While OP poses his question in these terms...
What then is the significance of Noah's name meaning "rest" or "comfort" and how does it relate to the flood narrative?
...I will adjust that slightly and work with this (alterations indicated in square brackets):
What then is the [meaning] of Noah's name [...] and [...] does it relate to the flood narrative?
(1) What is the meaning of Noah's name?
While it is natural to associate Noah's name primarily with the Flood Story (Genesis 6-9), this is not the first place to look for the meaning of Noah's name. That comes at the end of Genesis 5:
28 Lamech lived one hundred and eighty-two years, and became the father of a son. 29 Now he called his name noaḥ, saying, “This one will yənaḥămēnû from our work and from the toil of our hands arising from the ground which the Lord has cursed.”
There are a couple oddities (at least!) here which have long been noted:
- there is a mismatch between the name, noaḥ, derived from the root NWḤ (for words meaning "rest"), and the "etymology" associated with it, using the root NḤM—although many English versions will provide "give us rest" for yənaḥămēnû, it properly means (here) "bring comfort";
- the bit of commentary associated from Lamech seems to connect most closely with Noah the farmer, in the strange story which follows the flood narrative in Genesis 9:20-29, rather than the flood story.
Regarding #1 (on #2, see below), the mismatch between the name and its gloss by Lamech has long been felt. This could possibly go back to the time of the Septuagint translation, because where the Hebrew has yənaḥămēnû, which typically would be translated by something like "comfort" (in around ~50 cases of the piel for this verb), LXX gives διαναπαύσει, "he will give rest". And this would be the expected translation if the Hebrew had a verb using NWḤ here: the equivalence of NWḤ : *παύω "rest, cease" occurs well over 40x. But this isn't the case for 5:29 — it uses the verb NḤM "comfort" (among other meanings), for which the regular LXX equivalent (>40x) is παρακαλέω, which includes among its meanings "comfort, encourage".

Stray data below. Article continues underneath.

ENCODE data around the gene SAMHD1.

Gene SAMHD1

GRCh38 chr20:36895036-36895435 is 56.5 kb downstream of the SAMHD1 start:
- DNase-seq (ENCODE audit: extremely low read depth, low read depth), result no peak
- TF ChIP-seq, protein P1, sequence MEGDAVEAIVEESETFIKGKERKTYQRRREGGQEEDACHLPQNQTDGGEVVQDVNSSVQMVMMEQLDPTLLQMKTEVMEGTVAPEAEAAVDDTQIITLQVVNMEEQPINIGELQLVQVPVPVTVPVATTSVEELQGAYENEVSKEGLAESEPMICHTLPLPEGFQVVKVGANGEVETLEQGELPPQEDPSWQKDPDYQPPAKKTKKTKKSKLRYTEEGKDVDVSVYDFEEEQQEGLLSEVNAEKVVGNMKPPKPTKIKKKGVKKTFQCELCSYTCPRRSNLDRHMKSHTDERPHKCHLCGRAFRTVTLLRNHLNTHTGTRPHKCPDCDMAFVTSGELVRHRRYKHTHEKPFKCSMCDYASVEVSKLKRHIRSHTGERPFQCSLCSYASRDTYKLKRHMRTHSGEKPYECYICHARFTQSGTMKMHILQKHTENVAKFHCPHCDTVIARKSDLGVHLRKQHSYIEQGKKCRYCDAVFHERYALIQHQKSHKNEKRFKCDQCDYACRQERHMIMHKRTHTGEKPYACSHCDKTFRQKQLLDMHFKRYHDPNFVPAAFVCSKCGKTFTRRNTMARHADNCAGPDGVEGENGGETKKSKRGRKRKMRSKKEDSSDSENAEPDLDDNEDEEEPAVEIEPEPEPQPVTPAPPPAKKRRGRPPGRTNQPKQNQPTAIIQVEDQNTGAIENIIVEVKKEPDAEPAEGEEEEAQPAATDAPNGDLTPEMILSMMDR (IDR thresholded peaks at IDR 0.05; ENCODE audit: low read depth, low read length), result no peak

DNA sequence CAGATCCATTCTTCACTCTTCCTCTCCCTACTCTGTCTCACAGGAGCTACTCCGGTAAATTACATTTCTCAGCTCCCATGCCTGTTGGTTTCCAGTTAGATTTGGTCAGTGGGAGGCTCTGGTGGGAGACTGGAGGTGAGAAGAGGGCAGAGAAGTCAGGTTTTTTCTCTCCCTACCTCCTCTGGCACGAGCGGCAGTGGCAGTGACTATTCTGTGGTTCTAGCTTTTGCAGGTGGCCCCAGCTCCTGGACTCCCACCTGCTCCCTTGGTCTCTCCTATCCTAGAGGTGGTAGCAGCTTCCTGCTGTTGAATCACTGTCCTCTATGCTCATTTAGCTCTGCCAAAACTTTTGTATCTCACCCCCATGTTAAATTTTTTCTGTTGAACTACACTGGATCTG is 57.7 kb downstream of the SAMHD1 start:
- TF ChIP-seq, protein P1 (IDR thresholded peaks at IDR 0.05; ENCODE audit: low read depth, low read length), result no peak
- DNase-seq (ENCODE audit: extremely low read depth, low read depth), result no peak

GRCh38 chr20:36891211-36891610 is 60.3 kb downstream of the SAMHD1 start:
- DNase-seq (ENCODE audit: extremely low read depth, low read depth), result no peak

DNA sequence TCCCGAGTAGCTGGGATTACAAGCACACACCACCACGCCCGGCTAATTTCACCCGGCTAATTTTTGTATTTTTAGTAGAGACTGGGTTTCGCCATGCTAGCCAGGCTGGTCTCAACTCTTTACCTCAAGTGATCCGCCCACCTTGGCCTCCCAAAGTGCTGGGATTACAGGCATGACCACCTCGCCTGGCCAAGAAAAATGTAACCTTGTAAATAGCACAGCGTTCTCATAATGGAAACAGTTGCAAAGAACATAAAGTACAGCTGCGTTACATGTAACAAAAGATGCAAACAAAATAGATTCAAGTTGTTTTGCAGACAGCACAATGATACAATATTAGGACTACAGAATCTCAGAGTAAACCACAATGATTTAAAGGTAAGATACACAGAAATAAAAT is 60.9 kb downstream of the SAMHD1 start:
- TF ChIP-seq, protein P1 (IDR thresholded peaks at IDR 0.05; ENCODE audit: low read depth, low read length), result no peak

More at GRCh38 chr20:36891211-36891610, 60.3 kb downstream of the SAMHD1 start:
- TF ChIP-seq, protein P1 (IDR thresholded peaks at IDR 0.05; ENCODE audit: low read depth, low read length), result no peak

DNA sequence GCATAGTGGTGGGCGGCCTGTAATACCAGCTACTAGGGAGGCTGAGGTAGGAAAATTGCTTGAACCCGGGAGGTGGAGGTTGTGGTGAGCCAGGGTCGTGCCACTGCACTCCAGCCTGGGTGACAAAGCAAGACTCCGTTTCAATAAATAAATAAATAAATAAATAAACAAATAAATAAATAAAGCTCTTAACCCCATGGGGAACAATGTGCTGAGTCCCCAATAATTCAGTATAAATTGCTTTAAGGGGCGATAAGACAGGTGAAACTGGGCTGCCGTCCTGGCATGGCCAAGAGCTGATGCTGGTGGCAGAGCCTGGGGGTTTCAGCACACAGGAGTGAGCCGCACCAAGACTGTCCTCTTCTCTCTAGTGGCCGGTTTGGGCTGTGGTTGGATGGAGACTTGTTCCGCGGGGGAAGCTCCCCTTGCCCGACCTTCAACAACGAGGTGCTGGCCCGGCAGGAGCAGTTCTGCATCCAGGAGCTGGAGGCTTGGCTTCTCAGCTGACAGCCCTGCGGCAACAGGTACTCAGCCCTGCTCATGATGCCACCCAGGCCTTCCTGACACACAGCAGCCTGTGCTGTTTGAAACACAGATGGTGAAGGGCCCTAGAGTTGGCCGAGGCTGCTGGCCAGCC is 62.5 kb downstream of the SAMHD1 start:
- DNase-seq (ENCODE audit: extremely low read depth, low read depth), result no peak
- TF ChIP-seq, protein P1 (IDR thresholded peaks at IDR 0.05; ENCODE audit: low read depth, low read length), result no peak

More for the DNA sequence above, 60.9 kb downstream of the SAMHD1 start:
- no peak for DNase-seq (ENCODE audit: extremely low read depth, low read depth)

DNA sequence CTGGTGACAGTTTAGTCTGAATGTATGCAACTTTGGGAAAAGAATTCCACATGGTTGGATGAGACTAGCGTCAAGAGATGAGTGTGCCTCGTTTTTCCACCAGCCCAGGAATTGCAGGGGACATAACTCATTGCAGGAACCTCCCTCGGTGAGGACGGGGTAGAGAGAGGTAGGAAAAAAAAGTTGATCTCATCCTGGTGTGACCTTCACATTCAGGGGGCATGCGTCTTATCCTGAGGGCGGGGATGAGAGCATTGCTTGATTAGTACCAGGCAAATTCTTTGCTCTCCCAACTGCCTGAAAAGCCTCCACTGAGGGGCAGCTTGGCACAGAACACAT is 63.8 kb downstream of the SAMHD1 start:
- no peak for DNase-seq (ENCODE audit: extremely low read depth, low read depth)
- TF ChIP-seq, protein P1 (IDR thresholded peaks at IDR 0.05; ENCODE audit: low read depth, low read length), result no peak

So how to understand this odd explanation of the name in 5:29? The rabbis recognized the problem, and had a number of suggestions, as recorded in Genesis Rabbah XXV.2, kicking off with Rabbi Yohanan:
The name does not correspond to the interpretation [given to it], nor does the interpretation correspond to the name. The text should either have stated, "This same shall give us rest," or, "And he called his name Nachman,...".
So it is clear to the that the meaning of the name has to do with rest, even if Lamech's explanation doesn't — and how they dealt with that conundrum is discussed below.
Franz Delitzsch seems to have changed his mind about whether there was a "linguistic" connection here or not. In the first English edition of his Genesis commentary (1885), he understood Lamech to be explaining Noah's significance, implying that there was no linguistic connection to be expected. He had a significant development in his thought, though, and in the second English edition (1889) he offered a more involved account, appealing to synonyms and suggesting both "phonetic groups" (NWḤ and NḤM) were "both imitative of the sound of breathing again". Not Delitzsch at his finest, I think.